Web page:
Selected metallic elements are present in used oil as dissolved solids and microscopic particles. Spectrochemical Analysis identifies and measures these elements in parts per million by weight. They are then grouped into three main categories for analysis.
Relative motion between lubricated parts is always accompanied by friction between the opposing part surfaces. Despite the fact that these surfaces are usually coated with an oil film, friction wears them away. As parts wear, some of the particles produced are small enough to remain suspended in the circulating oil. Since these wear products are composed of the same materials as the surfaces from which they originated, the level of each wear metal remaining in the used oil indicates the relative wear rate of the lubricated parts.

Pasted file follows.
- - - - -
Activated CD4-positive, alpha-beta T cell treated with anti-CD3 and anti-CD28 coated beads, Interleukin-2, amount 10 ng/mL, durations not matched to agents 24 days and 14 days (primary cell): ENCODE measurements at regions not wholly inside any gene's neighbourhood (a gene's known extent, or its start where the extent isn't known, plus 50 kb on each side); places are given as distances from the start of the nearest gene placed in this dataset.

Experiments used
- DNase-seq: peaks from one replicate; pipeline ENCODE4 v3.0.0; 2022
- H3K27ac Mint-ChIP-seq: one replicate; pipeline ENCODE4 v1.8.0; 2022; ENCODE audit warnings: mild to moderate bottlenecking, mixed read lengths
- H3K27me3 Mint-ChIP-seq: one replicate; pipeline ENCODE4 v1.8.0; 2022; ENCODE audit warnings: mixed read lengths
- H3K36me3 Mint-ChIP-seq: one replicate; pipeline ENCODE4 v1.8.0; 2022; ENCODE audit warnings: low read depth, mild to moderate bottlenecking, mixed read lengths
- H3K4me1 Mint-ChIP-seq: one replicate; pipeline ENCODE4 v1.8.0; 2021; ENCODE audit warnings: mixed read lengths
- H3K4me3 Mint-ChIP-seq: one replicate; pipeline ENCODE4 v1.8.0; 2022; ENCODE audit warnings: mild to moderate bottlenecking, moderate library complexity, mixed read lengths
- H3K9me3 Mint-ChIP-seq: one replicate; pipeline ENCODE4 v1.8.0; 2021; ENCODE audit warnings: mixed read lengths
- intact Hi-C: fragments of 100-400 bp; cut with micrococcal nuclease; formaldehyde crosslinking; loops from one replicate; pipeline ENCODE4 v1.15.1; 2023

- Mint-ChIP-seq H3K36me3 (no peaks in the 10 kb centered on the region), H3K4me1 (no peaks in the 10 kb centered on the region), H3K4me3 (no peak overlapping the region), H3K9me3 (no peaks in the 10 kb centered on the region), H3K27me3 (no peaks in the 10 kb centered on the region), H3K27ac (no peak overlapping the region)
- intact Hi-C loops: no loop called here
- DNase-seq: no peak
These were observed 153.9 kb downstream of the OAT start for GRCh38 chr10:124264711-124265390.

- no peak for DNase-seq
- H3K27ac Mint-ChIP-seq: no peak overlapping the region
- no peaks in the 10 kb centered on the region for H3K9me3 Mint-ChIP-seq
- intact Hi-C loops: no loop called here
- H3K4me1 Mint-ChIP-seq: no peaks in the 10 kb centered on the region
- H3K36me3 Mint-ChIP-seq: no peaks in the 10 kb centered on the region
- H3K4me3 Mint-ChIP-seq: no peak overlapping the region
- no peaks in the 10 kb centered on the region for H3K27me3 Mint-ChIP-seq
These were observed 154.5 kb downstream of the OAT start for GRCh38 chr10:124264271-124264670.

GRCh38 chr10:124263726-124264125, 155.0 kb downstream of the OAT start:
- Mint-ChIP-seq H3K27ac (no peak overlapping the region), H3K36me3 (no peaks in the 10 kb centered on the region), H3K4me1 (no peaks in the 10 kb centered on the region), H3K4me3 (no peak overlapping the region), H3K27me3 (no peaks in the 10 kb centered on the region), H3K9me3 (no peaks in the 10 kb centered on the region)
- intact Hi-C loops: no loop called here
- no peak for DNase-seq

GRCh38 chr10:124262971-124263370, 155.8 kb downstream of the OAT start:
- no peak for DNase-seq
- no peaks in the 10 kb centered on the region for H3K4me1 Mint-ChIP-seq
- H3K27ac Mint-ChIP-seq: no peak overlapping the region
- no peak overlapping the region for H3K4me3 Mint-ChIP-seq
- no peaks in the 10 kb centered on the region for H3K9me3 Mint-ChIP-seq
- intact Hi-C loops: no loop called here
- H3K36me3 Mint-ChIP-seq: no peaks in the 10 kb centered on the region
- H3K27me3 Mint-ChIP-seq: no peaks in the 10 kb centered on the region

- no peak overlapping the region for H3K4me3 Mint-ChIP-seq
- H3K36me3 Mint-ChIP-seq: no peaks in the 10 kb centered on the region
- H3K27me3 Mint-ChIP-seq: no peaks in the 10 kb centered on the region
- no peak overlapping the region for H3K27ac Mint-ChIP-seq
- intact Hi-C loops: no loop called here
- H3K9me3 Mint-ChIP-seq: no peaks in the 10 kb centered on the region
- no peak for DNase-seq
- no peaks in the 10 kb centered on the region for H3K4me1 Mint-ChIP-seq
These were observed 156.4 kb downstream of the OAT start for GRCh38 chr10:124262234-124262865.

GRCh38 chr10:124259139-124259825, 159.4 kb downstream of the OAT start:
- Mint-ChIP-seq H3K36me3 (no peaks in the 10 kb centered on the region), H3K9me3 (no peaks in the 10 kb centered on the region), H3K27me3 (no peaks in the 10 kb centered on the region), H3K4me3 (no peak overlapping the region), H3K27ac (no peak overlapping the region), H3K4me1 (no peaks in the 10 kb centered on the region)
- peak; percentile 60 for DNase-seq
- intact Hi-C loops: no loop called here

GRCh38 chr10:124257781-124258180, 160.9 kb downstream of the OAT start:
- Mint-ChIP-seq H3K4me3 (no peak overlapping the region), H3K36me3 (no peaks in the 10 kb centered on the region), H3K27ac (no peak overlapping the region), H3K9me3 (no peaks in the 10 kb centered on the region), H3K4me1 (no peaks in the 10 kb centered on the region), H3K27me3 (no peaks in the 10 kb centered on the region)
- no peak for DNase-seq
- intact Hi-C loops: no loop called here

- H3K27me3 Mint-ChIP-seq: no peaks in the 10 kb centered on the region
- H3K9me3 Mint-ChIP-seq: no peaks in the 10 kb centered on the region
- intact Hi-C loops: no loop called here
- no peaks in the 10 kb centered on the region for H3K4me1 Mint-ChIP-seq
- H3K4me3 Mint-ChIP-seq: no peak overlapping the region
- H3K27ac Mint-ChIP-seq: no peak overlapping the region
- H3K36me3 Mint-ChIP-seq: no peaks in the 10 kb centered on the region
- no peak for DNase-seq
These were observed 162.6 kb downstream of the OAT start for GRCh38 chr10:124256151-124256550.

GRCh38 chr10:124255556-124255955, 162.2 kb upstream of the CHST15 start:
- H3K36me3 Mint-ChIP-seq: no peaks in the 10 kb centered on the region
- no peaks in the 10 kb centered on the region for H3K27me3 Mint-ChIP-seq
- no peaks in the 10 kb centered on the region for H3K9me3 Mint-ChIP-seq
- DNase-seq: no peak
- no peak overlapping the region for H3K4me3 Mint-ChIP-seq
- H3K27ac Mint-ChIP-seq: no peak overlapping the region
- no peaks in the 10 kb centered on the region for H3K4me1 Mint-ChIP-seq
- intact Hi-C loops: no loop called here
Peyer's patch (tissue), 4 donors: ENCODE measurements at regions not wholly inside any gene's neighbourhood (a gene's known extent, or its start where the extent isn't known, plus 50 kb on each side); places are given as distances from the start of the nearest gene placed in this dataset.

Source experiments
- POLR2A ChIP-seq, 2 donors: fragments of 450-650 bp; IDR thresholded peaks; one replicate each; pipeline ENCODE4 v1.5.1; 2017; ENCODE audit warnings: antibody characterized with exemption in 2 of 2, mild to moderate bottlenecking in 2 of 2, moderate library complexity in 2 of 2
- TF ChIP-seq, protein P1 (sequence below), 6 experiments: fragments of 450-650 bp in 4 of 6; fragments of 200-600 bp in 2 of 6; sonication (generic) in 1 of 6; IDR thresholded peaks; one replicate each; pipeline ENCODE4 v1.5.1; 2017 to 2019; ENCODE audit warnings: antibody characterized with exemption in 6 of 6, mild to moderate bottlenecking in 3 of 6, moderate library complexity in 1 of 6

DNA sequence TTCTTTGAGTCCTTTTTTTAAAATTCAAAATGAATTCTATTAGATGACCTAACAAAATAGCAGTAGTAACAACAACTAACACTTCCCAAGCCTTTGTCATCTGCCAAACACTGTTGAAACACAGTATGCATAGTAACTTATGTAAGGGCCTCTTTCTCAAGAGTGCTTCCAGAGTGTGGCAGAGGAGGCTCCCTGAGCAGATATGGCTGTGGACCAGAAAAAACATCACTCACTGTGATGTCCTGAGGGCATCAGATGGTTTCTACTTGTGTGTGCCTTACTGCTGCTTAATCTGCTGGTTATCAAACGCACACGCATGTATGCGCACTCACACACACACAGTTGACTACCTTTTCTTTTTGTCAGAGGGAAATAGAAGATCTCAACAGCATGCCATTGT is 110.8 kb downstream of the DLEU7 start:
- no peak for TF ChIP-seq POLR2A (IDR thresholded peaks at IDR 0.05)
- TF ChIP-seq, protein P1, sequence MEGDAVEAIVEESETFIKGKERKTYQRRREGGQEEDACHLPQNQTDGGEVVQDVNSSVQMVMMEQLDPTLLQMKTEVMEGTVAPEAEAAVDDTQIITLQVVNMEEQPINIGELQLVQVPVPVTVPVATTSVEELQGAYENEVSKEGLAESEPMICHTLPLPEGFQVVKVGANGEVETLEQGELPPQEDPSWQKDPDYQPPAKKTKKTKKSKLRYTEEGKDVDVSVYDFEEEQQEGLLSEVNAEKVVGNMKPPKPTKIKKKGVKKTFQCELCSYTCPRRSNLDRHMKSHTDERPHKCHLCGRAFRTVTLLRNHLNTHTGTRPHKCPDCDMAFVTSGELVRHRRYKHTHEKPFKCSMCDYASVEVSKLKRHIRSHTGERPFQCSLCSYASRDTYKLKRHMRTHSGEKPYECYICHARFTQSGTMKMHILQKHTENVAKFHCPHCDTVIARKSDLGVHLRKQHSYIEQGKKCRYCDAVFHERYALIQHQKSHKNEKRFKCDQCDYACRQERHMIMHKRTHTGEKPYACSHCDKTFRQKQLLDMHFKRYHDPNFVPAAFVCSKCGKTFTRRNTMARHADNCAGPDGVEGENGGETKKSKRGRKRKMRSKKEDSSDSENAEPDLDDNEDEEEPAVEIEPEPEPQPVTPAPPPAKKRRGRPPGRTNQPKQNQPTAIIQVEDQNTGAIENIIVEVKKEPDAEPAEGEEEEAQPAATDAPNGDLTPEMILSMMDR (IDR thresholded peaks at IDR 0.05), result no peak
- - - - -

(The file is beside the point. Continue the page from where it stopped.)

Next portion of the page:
Depending upon the circumstances, many different substances may be classified as contaminants. Silicon, in the form of silicon dioxide (sand), is one of the most common contaminants monitored with
Spectrochemical Analysis. Similarly, increases in aluminum or barium can indicate grease contamination in an oil system if the grease contains metallic soaps. Although the term contamination is commonly associated with substances entering a component’s oil system from an outside source, wear metals themselves are also a form of contaminant.
Additives are chemical compounds added to oils, fuels and coolants to impart specific beneficial properties to the finished product, such as anti-wear, anti-oxidant, detergency and discrepancy. Additives create new fluid properties, enhance properties already present and reduce the rate at which undesirable fluid changes take place during service.
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